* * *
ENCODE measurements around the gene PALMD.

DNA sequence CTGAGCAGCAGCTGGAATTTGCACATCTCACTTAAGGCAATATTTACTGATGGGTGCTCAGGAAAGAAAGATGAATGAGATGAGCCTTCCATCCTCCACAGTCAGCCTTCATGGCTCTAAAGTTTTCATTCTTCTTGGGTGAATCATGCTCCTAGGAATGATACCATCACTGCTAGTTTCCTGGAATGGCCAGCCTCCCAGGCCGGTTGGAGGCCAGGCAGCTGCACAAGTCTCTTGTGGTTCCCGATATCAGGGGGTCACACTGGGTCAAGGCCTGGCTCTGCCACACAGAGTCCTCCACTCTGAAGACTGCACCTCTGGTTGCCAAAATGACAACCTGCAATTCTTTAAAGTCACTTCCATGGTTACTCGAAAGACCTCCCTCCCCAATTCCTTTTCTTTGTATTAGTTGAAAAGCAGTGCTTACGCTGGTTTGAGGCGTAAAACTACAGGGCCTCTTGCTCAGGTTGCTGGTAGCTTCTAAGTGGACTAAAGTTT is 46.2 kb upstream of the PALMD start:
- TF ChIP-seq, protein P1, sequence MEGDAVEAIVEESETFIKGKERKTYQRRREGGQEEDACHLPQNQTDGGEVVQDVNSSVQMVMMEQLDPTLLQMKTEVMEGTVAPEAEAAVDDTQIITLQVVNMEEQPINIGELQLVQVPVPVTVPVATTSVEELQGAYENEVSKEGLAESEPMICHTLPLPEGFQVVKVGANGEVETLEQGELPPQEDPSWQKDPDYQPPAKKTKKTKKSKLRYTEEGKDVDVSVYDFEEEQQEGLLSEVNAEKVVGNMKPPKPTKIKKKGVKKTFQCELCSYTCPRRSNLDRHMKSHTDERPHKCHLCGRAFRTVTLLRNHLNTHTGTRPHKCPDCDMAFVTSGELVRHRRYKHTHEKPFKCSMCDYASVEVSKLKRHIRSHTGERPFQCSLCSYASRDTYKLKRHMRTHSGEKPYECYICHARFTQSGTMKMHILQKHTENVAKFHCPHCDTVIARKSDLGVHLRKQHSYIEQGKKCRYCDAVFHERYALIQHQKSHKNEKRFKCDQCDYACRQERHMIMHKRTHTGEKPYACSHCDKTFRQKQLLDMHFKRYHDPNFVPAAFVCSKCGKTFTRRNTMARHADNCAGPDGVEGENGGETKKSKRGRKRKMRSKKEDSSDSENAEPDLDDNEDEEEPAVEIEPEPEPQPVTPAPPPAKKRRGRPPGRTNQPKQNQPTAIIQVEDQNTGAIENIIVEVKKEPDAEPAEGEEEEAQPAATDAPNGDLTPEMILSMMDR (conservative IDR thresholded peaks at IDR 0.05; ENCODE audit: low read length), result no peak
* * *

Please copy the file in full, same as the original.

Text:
ENCODE measurements around the gene PALMD.

DNA sequence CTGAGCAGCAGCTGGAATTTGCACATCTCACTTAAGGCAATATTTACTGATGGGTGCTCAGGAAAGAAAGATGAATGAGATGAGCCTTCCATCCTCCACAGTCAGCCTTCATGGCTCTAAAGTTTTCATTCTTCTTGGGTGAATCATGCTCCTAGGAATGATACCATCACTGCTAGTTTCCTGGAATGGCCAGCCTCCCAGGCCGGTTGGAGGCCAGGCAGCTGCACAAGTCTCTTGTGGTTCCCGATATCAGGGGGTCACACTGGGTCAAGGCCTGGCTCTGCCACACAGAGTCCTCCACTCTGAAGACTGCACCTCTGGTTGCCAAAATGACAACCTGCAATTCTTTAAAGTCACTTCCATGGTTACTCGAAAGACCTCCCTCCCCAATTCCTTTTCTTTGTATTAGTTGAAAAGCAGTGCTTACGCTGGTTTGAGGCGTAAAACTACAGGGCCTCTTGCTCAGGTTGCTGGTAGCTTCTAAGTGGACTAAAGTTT is 46.2 kb upstream of the PALMD start:
- TF ChIP-seq, protein P1, sequence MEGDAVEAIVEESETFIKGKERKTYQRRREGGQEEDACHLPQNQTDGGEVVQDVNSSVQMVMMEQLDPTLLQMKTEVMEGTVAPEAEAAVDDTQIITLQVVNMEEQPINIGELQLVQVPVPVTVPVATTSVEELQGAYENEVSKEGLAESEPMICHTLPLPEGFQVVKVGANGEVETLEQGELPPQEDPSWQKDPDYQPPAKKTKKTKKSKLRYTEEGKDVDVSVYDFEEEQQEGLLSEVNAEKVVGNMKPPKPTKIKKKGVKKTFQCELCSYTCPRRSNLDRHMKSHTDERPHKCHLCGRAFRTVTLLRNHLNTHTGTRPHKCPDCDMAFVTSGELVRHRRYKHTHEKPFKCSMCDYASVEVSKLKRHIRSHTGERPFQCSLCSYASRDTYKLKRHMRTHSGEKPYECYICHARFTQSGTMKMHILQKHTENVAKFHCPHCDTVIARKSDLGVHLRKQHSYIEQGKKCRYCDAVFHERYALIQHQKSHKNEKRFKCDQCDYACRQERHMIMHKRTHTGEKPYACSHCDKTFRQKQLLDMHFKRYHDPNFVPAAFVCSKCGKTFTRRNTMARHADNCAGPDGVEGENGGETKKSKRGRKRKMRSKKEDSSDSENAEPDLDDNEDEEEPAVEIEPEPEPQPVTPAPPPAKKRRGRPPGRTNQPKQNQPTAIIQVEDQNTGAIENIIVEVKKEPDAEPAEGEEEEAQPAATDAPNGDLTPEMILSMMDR (conservative IDR thresholded peaks at IDR 0.05; ENCODE audit: low read length), result no peak